Last updated: 09:25 AM ET, Mon April 20 2015

Expedia Comes Out on Top in 2015 ACSI Travel Report

Travel Technology | Ryan Rudnansky | April 20, 2015

Expedia Comes Out on Top in 2015 ACSI Travel Report

The 2015 ACSI Travel Report was released on Monday, featuring customer ratings for hotels, online travel agencies (OTAS) and airlines, while also shedding light on their respective industries.

OTAs rated higher in customer satisfaction overall than hotels in the report (78 vs. 75 out of 100).

While scoring low in travel promotions and package deals (75), they scored high in the areas that matter most to OTAs: ease of payment and booking process (84, compared to 79 a year ago), variety and selection of travel options (81, up from 75) and ease of website navigation (80, up from 75).

VanAmburg said OTAs should be happy with these results, considering not many travelers seek OTAs for promotions and package deals; OTAs are succeeding in the most critical and relevant areas to them.

“If you look at overall satisfaction (with OTAs), it’s a significantly higher score (than with hotels),” VanAmburg said. “On the average, they’re offering a much more attractive experience for what they do.”

Of course, OTAs have perhaps less to deal with because they are primarily focused on a few key areas such as the ease of the booking process, while hotels have to accommodate a variety of customer satisfaction points.

Individual major OTA brands that scored the highest in customer satisfaction were Expedia (77), Orbitz (75), Priceline (75) and Travelocity (75). To narrow it down, this really just means Expedia ranks ahead of Priceline, as Expedia now owns both Orbitz and Travelocity.

Yet, it is worth noting that smaller travel websites beat out the major players in terms of customer satisfaction, posting a combined score of 78. This group includes both Internet startups and direct booking on hotel and airline websites.

In that sense, the report suggests customers continue to prefer booking directly on the official sites of hotels and airlines.

But, overall, OTAs are doing well for themselves right now, VanAmburg said. What could really hurt customer satisfaction scores in the future, on the other hand, is a lack of competition. In terms of the major players, it’s really just Expedia and Priceline now, and there’s a chance these OTAs stop pushing forward because they have less incentive to do so.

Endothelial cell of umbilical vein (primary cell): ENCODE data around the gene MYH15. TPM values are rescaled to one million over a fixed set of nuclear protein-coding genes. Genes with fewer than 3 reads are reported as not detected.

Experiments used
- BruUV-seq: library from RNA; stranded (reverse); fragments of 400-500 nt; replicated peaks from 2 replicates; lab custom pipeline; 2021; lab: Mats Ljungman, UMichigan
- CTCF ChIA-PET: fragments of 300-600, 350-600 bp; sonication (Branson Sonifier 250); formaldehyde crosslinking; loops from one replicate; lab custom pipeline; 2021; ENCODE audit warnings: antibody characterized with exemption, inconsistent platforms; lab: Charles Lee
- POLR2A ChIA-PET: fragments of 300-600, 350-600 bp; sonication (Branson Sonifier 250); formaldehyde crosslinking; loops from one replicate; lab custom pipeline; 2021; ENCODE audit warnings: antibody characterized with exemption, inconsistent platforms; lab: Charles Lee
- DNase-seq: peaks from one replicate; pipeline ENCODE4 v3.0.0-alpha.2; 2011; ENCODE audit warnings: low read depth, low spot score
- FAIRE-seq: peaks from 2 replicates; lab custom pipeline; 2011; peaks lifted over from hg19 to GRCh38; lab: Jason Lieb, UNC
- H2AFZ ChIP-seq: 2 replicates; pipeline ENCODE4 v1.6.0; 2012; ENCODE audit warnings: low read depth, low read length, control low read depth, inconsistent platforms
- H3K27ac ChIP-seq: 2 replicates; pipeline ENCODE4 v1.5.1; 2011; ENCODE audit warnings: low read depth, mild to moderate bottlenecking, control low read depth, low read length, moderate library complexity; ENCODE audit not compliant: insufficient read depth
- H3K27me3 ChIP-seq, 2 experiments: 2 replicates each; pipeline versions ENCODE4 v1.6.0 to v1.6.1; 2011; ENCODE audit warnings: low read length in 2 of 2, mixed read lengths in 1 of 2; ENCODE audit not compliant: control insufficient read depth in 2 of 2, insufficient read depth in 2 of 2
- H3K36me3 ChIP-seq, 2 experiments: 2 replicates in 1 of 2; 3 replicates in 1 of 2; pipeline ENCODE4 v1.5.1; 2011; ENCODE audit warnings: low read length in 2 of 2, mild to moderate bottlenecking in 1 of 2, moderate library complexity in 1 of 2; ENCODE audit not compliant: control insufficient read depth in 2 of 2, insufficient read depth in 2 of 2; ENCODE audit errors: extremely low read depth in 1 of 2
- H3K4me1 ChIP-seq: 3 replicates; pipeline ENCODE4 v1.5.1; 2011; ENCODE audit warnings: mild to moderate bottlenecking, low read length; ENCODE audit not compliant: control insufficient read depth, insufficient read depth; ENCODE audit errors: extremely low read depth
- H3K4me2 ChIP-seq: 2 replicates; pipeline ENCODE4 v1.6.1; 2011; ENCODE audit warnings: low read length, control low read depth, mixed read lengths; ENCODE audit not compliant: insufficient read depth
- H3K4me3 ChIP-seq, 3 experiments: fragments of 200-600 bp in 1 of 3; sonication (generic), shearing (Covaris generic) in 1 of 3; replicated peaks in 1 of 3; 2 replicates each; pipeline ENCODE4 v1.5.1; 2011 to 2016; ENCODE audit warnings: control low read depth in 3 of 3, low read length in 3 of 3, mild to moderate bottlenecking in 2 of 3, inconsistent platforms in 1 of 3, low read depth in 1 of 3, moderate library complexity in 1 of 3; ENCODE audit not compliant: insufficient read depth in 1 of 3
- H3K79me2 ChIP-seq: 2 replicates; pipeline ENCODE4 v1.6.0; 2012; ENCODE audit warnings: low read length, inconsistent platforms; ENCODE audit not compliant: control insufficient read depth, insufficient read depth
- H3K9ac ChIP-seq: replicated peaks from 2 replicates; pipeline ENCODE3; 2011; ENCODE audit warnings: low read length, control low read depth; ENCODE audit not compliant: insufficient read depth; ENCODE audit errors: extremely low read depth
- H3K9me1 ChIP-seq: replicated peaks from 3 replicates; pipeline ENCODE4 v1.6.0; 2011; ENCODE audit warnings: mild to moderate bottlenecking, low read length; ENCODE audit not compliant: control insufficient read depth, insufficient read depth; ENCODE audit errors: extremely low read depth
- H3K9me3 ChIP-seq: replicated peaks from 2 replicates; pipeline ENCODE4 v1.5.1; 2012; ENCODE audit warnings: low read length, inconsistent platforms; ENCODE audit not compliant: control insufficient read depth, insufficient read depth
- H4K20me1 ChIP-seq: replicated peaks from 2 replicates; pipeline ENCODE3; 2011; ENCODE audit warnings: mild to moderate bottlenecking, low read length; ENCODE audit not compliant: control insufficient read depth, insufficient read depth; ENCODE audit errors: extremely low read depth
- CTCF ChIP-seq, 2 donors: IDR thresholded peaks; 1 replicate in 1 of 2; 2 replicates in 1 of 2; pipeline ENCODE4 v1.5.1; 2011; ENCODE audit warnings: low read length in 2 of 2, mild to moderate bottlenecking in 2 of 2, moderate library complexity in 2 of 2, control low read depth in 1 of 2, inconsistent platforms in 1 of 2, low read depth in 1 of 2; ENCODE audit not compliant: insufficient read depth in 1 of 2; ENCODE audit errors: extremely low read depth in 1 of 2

“The big issue for OTAs as we come around to this next year is going to be the landscape in that category with all of the mergers,” VanAmburg said. “You are essentially down to two major players. That doesn’t always sit well. One of the constants we have seen over 20 years in the ACSI is the higher scores are going to be in industries where there is strong, healthy competition. Competition drives up customer satisfaction. When there’s less competition, customer satisfaction tends to be lower because the couple players that dominate the market either have to be made to go head to head against each other or (there is) less choice for the consumer.”

That being said, there is still a chance that Expedia and Priceline continue to compete ferociously between each other for supreme dominance, VanAmburg noted.

A Word About Mobile Bookings

A lot has been said about being mobile-friendly in today’s technologically focused world, and for good reason, but VanAmburg also believes it’s been overblown a bit, at least right now.

For example, in surveys for the report, customers who booked through mobile apps and mobile browsers rated their experiences at 77 and 76, respectively. Those who booked through desktops of laptops rated their experiences at 76. There isn’t much of a difference there.

On top of that, only one in five surveyed said they book through a mobile device via an Internet travel website or an app. 

“I’m not really surprised that there isn’t a greater proportion using (mobile devices),” VanAmburg said. “Every holiday shopping season, (Internet retail) gets talked about as this really huge deal. And it is. Billions of dollars are being spent…it’s growing every year…But then you get down to the realization that Internet retail is still less than 10 percent of the entire retail spending in the United States. It gets a lot of attention—and it is big news—but 90 percent of retail spending is still being done in-store. Apps are huge now, but—when it comes right down to it—you’re still seeing the vast majority of people booking (via OTAs) on a traditional desktop or a laptop.”

VanAmburg said he does expect this to change and for mobile bookings to become more prominent in the marketplace in the future, but, as of now, its impact is being a bit overestimated.


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